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    It is not recommended to apply new vinyl over existing vinyl, unfortunately. You will not get proper adhering and soon the "new wood" will delaminate from the original, which is still bonded to the painted metal beneath. You could try using a heat gun and warming the edges of the old vinyl where it wraps around door edges, etc. and slowly peeling back the vinyl. I've never tried this, but it would leave your body panels in more original shape. Then you would need to remove any adhesive residue left behind and properly prepare the painted surface for the new vinyl. Good luck and post pics if you can.
     
  5. Stormin' Norman

    Stormin' Norman Well-Known Member

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    I agree with 90Merc. Was the wagon always in England (cooler, wet weather)? If so, you could try 3M adhesive remover. It doesn't attack the paint.

    http://www.3m.com/product/information/Adhesive-Remover-Surface-Cleaner.html

    Follow the instructions to the letter. I've used it. Its not fast, but still faster than refinishing the paint work.

    Mine was in the Mexican sun, for most of its life, so it was cooked to the point of cracking up.
     
  6. ModelT1

    ModelT1 Lost in the 50's

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    Phil, did you say darn it?:slap::cry:
     
  7. pipinhispop

    pipinhispop Member

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    I didn't say a whole lot really I was just quite numb, couldn't believe it. Just unbolted the door straightaway and got stuck into repairing it.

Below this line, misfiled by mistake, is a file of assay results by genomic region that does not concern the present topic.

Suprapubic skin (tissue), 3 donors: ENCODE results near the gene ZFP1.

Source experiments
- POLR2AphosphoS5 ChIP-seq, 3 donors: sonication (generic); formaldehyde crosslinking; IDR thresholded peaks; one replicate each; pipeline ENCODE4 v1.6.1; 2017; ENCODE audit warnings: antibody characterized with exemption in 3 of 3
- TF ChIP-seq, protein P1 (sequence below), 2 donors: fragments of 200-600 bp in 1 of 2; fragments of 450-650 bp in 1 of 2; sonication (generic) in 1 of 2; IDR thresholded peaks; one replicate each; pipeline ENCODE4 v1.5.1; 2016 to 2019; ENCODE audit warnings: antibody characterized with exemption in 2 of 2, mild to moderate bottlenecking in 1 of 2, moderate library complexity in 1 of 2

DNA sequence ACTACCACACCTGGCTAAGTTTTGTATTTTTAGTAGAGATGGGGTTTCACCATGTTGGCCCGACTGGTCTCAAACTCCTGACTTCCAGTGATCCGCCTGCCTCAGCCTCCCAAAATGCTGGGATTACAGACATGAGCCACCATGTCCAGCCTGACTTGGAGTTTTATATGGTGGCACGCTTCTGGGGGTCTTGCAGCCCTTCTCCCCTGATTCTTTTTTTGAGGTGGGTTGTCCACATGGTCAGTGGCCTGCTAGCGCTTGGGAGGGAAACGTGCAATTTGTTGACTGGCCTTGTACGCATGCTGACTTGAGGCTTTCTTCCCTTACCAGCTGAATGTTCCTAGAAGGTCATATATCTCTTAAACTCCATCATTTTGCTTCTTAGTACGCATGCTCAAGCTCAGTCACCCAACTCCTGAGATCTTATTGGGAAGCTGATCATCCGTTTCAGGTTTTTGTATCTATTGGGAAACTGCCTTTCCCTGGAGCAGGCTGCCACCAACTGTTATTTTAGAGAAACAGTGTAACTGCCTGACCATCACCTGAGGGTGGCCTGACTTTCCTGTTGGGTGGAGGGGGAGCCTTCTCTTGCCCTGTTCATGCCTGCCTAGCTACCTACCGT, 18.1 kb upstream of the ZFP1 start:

The car is from Arizona, Lake Havasu so yes it is very faded and cracked. I kind of liked it like that, loads of Patina, something you don't see over here.

    Anyway, I am redoing the fibreglass too so it will look cracking when it's finished.

    Shame its going to take so long to do, I can't imagine its going to be a 5 minute job to get it all off and keep the paint intact. I was really enjoying driving it at every opportunity, I must have spent a fortune in petrol so far!!

    I have just bought a Toffee Wheel to try on it, normally used for stripe removal, its just a really wide stripe after all!

    Ill give that adhesive remover a go too. I can see plenty of late nights scrapping in my future :-(
     

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  8. Stormin' Norman

    Stormin' Norman Well-Known Member

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    I guess you can't go to local junkyard and get another door. I don't envy you repairing that one. Necessity is the mother of invention, they say, but that door needs a miracle.:yup:
     
  9. ModelT1

    ModelT1 Lost in the 50's